Eagles RT Lane Johnson in concussion protocol; team preparing for Halapoulivaati Vaitai to start

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Eagles tackle Lane Johnson (left) and guard Brandon Brooks double team Arizona Cardinals defensive lineman Rodney Gunter.

The Eagles created their plan for Thursday’s game against the Carolina Panthers expecting Halapoulivaati Vaitai to start at right tackle – not Lane Johnson.

Johnson, the Eagles’ Pro Bowl-caliber tackle, suffered a concussion Sunday and is in the league-mandated concussion protocol. With only three days between games, it will be difficult for Johnson to be cleared in time to start Thursday.

“It’s tough based on the protocol and what the players have to go through,” coach Doug Pederson said. “It’s hard on a short week.”

The Eagles returned to work on Monday. They ordinarily have the day off, but they had a walk-through in the afternoon and will be on the practice field Tuesday.

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Johnson, a five-year veteran, could always step into the lineup if he’s cleared in time. Unless that happens, the Eagles will turn to Vaitai, a second-year player who started six games while Johnson was suspended last season.

“I have to plan that way going into this game,” Pederson said.

After Sunday’s game, Johnson told the Inquirer/Daily News that he’ll “be all right” and said “yeah” when asked if he’ll play Thursday. But the very nature of the concussion protocol takes the decision out of the control of Johnson and the team trainers. There are five physical and cognitive steps that Johnson must pass before he’s cleared by an independent neurologist.

Tight ends Brent Celek and Zach Ertz each missed a Thursday game in recent years because of a concussion suffered on the previous Sunday. Ertz would not comment directly on Johnson’s situation, but he acknowledged that it was “extremely difficult to play that following Thursday.”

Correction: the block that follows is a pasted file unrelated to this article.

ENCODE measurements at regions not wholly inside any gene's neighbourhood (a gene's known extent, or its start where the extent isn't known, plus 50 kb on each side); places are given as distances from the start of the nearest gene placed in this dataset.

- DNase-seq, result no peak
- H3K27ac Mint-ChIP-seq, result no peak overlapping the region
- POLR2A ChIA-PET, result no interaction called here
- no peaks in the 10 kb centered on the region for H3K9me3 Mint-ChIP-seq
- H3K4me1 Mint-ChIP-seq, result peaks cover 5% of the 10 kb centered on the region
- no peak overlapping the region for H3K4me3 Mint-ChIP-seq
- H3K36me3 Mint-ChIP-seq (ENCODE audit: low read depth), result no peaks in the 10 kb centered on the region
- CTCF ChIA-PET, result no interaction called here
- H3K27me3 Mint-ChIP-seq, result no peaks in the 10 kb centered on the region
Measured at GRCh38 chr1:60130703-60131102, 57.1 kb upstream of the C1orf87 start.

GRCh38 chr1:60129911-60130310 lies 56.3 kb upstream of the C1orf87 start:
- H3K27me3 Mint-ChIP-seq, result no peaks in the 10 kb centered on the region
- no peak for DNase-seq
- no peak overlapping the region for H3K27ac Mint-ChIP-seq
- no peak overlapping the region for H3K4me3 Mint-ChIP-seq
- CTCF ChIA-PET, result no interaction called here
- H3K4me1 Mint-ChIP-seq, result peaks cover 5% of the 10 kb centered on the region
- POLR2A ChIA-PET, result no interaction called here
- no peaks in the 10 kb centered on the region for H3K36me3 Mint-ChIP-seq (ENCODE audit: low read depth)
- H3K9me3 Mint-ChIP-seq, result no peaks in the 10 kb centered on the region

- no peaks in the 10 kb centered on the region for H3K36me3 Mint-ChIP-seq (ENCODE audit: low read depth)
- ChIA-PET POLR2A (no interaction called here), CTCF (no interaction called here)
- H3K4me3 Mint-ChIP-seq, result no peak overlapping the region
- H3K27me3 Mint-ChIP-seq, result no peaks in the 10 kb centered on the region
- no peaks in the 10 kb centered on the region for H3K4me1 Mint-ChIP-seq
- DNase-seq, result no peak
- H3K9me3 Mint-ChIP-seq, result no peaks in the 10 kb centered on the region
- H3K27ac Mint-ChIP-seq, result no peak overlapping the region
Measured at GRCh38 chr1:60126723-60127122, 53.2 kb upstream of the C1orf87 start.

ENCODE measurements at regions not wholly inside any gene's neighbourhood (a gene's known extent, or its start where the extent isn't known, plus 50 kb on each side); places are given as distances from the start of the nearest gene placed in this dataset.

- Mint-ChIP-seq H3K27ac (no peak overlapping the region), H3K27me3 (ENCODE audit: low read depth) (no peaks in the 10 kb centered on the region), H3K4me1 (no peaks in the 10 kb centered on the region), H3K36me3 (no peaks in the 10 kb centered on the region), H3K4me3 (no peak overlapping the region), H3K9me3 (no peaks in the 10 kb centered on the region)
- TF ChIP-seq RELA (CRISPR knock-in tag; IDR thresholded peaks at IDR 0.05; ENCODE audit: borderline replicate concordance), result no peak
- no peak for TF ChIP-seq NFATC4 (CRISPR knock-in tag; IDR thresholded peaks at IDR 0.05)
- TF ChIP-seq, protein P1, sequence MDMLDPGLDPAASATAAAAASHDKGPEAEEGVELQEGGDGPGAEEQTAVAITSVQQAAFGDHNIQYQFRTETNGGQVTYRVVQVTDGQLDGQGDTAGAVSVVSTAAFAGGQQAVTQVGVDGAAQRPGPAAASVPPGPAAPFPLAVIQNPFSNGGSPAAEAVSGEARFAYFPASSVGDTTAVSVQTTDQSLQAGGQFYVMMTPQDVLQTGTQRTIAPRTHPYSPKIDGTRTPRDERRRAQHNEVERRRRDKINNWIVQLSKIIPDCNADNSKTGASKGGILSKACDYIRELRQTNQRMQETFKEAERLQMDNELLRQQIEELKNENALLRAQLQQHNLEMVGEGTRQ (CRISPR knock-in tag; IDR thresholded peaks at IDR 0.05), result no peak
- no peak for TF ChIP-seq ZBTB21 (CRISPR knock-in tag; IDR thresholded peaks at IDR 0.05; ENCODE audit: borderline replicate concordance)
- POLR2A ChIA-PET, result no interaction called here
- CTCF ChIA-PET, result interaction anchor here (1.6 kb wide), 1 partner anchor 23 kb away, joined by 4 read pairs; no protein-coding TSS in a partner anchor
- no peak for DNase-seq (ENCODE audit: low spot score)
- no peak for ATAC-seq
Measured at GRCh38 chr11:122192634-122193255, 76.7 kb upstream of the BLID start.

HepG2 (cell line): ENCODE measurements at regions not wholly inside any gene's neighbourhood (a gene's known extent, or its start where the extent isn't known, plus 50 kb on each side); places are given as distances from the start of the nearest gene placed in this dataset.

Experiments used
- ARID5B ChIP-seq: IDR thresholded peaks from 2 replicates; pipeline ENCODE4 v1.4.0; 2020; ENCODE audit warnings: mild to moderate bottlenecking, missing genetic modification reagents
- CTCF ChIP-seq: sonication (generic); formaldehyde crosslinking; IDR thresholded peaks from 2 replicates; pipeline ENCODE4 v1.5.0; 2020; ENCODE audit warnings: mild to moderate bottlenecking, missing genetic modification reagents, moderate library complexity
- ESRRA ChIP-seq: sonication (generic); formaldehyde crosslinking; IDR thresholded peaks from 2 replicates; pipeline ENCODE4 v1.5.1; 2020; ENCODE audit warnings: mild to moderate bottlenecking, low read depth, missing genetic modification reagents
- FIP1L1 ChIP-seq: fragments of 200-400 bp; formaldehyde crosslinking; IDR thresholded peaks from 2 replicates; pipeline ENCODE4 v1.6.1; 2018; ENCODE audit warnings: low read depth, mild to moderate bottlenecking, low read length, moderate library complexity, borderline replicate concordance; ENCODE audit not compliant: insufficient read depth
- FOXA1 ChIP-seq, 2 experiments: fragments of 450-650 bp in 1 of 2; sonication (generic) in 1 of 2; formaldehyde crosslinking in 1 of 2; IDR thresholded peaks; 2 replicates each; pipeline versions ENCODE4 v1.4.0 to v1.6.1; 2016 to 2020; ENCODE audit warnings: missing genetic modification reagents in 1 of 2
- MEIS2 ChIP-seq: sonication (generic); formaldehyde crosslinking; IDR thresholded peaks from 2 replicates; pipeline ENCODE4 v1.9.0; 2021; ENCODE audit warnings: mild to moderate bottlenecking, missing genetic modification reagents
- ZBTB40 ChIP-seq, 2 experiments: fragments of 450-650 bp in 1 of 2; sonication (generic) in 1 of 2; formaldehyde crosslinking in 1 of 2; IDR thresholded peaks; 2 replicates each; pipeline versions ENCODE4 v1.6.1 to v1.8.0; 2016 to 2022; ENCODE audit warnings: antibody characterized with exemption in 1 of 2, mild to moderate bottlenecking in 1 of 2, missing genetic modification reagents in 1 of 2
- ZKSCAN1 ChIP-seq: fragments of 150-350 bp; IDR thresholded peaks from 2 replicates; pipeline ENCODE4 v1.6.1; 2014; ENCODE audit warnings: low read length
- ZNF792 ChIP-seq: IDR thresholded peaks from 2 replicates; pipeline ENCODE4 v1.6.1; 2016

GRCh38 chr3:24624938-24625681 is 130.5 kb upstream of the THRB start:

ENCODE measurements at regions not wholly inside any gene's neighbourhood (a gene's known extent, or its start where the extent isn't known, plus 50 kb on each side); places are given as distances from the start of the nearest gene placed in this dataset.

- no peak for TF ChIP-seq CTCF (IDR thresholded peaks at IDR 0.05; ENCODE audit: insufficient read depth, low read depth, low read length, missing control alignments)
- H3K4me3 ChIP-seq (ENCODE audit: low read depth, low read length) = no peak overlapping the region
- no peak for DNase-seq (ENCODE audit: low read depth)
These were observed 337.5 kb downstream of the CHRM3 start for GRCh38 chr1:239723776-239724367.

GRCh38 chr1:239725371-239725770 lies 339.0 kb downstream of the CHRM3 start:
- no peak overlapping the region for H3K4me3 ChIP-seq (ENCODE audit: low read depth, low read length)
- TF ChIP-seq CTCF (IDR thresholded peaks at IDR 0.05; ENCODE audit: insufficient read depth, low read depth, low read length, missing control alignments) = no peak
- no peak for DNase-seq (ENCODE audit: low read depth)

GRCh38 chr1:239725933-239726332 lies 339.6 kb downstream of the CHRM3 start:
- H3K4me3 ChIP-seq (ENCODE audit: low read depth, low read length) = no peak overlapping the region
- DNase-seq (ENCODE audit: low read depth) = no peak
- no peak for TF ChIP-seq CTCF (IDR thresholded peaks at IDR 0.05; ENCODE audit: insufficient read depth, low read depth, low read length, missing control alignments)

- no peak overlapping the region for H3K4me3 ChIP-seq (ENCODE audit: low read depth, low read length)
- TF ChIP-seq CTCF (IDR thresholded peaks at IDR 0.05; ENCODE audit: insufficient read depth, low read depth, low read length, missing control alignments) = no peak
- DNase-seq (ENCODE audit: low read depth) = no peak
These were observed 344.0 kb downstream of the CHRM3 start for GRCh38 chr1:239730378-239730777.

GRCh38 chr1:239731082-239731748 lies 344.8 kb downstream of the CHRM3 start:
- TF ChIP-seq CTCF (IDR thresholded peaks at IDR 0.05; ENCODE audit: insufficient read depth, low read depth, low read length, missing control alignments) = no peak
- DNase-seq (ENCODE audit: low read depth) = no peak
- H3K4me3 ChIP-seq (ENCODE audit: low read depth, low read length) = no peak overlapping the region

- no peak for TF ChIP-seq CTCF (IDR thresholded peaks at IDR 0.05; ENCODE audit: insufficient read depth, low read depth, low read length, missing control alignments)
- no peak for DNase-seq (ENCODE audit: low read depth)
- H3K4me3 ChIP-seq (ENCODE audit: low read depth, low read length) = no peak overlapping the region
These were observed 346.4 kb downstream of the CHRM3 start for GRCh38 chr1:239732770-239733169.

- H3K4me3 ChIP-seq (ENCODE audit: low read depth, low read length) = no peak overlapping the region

Although it’s difficult to replace Johnson, the Eagles are in a better position inserting Vaitai into the lineup this season than last. Vaitai stepped into the lineup last year as a rookie fifth-round pick who had never appeared in an NFL game. If he starts Thursday, he will do so having taken 423 offensive snaps last season and 95 this season. He stepped in for Johnson in the second half of Sunday’s win and the offense scored on his first two drives.

“He’s one that the more he plays, the better he gets,” Pederson said. “Even on a short week, for him not getting a ton of reps at tackle to come in off the bench like he does is just a tribute to the way he prepares himself and the way he battles and gets better every time he gets out there.”

It’s a tough assignment for Vaitai on the road against a Panthers defense that has 9.5 sacks from its edge rushers. Vaitai could see time against veteran Julius Peppers, who has 5.5 sacks this season and 149 in his career.

Vaitai is the only reserve tackle on the roster. The Eagles will practice Isaac Seumalo at tackle this week to prepare him for that role Thursday. Seumalo could also fill in on Vaitai’s tackle-eligible snaps as the extra tight end. That could be another way for the Eagles to work the 2016 third-round pick back into games.

“In Isaac’s case, he’s had a couple weeks now to see it from a distance, and I fully expect he will be ready to go this week and prepared,” Pederson said. “And sometimes, too, even on a short week it’s very beneficial for a player because they don’t really have time to think. They can just go out and play, and next thing you know, you’re playing in a game.

The reason Seumalo is available as a reserve is that he was demoted from the starting left guard after two weeks.  The Eagles will continue rotating left guards Stefen Wisniewski and Chance Warmack, although Wisniewski is expected to see more playing time. Wisniewski took 63 percent of the offensive snaps on Sunday with Warmack playing the other 37 percent. Wisniewski has outplayed Warmack since the Eagles adopted this two-guard rotation in Week 3, but the Eagles keep winning and Pederson isn’t compelled to reward Wisniewski with the full-time job even though he’s seen enough to give him more playing time.

“Just [his] overall body of work,” Pederson said. “He’s a pro’s pro. This guy works extremely hard and he does a nice job even when he’s not in there. When he’s in there, he is making the most of his opportunities, but it’s been the total body of work for him that’s been the most impressive.”